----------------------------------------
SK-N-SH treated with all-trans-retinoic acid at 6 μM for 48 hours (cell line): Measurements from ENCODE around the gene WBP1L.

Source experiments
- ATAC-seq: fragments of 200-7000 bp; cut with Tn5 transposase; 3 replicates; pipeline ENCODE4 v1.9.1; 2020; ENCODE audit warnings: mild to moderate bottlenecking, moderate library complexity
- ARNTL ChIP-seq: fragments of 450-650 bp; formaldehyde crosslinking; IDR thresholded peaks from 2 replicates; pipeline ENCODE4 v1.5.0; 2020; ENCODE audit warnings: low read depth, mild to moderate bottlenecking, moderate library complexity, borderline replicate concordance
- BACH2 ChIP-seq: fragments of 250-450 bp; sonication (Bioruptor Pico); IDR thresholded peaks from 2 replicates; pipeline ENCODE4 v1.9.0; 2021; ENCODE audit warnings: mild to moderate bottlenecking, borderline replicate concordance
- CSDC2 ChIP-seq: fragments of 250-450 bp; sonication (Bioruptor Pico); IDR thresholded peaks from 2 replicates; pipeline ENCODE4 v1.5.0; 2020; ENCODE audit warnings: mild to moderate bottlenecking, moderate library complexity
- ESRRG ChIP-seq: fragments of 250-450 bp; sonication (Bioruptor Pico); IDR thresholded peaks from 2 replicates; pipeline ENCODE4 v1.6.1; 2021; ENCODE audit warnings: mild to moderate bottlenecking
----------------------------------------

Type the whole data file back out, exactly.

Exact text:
SK-N-SH treated with all-trans-retinoic acid at 6 μM for 48 hours (cell line): Measurements from ENCODE around the gene WBP1L.

Source experiments
- ATAC-seq: fragments of 200-7000 bp; cut with Tn5 transposase; 3 replicates; pipeline ENCODE4 v1.9.1; 2020; ENCODE audit warnings: mild to moderate bottlenecking, moderate library complexity
- ARNTL ChIP-seq: fragments of 450-650 bp; formaldehyde crosslinking; IDR thresholded peaks from 2 replicates; pipeline ENCODE4 v1.5.0; 2020; ENCODE audit warnings: low read depth, mild to moderate bottlenecking, moderate library complexity, borderline replicate concordance
- BACH2 ChIP-seq: fragments of 250-450 bp; sonication (Bioruptor Pico); IDR thresholded peaks from 2 replicates; pipeline ENCODE4 v1.9.0; 2021; ENCODE audit warnings: mild to moderate bottlenecking, borderline replicate concordance
- CSDC2 ChIP-seq: fragments of 250-450 bp; sonication (Bioruptor Pico); IDR thresholded peaks from 2 replicates; pipeline ENCODE4 v1.5.0; 2020; ENCODE audit warnings: mild to moderate bottlenecking, moderate library complexity
- ESRRG ChIP-seq: fragments of 250-450 bp; sonication (Bioruptor Pico); IDR thresholded peaks from 2 replicates; pipeline ENCODE4 v1.6.1; 2021; ENCODE audit warnings: mild to moderate bottlenecking